"Quality Of The Game and Butkus II"



Quality of the Game and Butkus  PART II


By Dr. Ken 

Like most football fans of the 1950’s and ‘60’s, it was very easy to watch Dick Butkus in either college or with the Chicago Bears, and be mesmerized by his play. He seemed dangerous, capable of dishing out tremendous amounts of damage and for anyone to this day that has witnessed the highlights of his career from NFL Films, there was no doubt that this man could injure you on any play. He seemed perfectly suited both physically and in temperament for his position. In short, during the “Era Of The Middle Linebacker,” he could be anyone’s choice as the best. Others have maintained their supporters and certainly, they all have a case: Bill George, Joe Schmidt, Ray Nitschke, Chuck Bednarik, Tommy Nobis, Sam Huff, Willie Lanier, Jack Lambert, and lesser-known names like Les Richter all rank high on many lists of “the best” or “the greatest.”

I could never envision UT and Falcons great Tommy Nobis dancing after making a tackle


The evolution of defense that made a middle linebacker who could step up and stop the run or retreat and effectively drop into pass coverage many yards down the field produced big hitters who covered a lot of ground. Certainly, Dick Butkus earned a place among the very best but in reading the list of names above, keep in mind that what made these men great was an absolute dedication to mastering the fundamentals of the game of football. When they tackled, they tackled “through the man” and wrapped rather than trying to knock them off balance with a shoulder blow. Last month’s discussion noted just the opposite in today’s game, a decisive lack of fundamental football demonstrated in every contest and worse, the “look at me, ain’t I a tough guy” shake-and-bake dance that emphasizes what seems to be every tackle no matter how routine the play is. It is extremely difficult to imagine Dick Butkus, Willie Lanier, or Tommy Nobis making a tackle and then preening and dancing around as if electrodes were attached to their most vital areas.

I would think that anyone who observed Butkus at Illinois or with the Chicago Bears was taken by his ferocity. He seemed to play at a higher level of intensity than most, as if every tackle and worse, every missed tackle, truly meant something to him and his teammates. He never appeared to be playing for personal aggrandizement, just the joy of the game and for the purpose of allowing his team to win. If the expression “He was a man’s man as a football player” can be interpreted in the most literal fashion, Dick Butkus was an on-the-field “man’s man” in a game played by men.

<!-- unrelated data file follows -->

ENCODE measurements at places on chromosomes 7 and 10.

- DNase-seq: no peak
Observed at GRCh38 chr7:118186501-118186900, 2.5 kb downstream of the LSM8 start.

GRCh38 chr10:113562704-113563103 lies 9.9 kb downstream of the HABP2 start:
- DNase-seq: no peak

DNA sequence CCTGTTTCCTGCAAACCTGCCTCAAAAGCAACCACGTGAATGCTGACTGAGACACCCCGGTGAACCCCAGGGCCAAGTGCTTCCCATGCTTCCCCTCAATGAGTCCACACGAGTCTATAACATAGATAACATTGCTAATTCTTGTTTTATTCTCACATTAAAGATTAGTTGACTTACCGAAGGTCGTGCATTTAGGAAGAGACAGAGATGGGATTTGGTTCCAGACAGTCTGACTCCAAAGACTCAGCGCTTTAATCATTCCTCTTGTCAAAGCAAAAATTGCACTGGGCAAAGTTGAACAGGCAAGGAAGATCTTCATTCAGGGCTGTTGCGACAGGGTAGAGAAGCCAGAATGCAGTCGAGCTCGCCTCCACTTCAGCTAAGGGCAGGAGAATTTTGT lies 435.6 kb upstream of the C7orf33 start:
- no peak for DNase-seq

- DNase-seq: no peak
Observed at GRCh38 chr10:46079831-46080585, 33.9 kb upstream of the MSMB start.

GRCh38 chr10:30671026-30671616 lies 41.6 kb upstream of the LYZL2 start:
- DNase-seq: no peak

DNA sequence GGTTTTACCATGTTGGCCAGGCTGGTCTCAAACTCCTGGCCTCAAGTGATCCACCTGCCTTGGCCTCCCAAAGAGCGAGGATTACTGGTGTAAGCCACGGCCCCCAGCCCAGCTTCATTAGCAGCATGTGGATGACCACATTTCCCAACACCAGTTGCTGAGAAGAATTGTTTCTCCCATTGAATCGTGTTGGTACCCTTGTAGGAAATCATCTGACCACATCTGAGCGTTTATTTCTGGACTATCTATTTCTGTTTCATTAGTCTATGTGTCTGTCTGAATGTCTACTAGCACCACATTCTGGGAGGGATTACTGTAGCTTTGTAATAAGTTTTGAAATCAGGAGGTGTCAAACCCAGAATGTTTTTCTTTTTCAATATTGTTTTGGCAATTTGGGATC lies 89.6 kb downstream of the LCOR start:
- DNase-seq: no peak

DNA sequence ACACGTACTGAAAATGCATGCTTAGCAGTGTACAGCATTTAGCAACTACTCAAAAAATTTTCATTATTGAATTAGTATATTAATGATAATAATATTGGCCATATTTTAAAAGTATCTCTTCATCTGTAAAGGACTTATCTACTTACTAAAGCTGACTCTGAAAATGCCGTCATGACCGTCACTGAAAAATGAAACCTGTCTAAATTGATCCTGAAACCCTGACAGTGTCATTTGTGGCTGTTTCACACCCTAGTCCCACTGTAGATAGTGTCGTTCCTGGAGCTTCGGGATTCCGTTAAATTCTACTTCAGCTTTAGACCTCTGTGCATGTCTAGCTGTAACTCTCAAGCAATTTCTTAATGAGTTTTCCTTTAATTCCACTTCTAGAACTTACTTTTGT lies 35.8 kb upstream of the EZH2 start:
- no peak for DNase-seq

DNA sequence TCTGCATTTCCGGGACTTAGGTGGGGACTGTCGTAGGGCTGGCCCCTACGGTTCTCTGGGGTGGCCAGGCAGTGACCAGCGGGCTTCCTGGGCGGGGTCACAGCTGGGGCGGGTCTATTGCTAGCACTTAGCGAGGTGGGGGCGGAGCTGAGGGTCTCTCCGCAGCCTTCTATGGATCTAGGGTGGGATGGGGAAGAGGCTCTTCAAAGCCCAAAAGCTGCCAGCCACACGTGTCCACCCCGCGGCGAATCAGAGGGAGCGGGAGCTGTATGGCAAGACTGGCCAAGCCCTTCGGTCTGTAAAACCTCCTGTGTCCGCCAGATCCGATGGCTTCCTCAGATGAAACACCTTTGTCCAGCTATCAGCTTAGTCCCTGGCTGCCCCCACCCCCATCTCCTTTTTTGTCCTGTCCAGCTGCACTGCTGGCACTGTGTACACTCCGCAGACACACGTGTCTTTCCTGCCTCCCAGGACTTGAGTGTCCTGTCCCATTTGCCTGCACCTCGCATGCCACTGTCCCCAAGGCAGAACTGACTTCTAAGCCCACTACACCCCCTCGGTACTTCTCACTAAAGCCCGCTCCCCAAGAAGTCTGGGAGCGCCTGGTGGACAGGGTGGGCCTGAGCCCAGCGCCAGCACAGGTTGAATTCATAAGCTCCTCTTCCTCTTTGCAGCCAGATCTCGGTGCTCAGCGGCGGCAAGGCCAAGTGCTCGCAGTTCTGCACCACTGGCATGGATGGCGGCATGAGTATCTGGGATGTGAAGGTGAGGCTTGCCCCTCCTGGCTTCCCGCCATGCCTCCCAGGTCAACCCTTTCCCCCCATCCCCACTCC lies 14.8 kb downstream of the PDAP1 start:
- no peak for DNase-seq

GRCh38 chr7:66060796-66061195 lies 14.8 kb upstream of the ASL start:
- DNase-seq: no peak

After Dick retired, he spent time in the DeLand, Florida area. At the time, I was working for Nautilus Sports/Medical Industries outside of DeLand, in what was then the very small town of Lake Helen. I performed in a variety of capacities that included drill press operator, welding in the machine prototype shop and serving as a “model trainee” in the development of new equipment, tractor trailer driver and equipment installer, a trainer for the many pro athletes and bodybuilders who visited the complex, one of the “training dummies” used to impress the big time college and pro coaches who visited for the purpose of evaluating the equipment, and director of demolition and handy man for company owner Arthur Jones’ construction project on his mansion renovation. Though Nautilus was past the start up stage, we were still a relatively small company in the early 1970’s and numerous individuals filled multiple roles. It wasn’t my place to know what Dick Butkus’ exact responsibilities in the company were, but he was a personal friend of Arthur, assisted in a series of educational lectures and films about injury rehabilitation and proper exercise, and served as a company representative with many of the coaches.

Dick Butkus undergoing thermographic testing on his neck and upper back during exercise performance for Nautilus Sports Medical Industries


As his television, film, and product endorsement career later indicated, he was well spoken, personable, and much more than his public persona of “an animal.” In any conversation I had with Dick, and like some, I avoided him when possible at first and until I realized that his on-the-field demeanor was not necessarily his off-the-field demeanor, he was always pleasant and accommodating. This in no way reduced the aura he radiated that he could, if necessary, twist one’s head off the remainder of their body with short notice and what I soon realized, was that this seemed to be a family trait! There was only one Dick Butkus but there were other Butkus brothers.


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